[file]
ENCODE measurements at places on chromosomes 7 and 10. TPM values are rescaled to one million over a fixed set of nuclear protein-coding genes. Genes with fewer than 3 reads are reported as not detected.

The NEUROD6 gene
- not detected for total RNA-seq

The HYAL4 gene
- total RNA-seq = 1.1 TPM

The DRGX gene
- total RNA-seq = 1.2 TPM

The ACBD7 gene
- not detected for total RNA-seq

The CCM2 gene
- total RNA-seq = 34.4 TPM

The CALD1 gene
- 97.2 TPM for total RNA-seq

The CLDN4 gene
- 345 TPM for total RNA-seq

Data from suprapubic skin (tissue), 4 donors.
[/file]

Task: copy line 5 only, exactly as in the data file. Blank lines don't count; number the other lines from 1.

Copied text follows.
- total RNA-seq = 1.1 TPM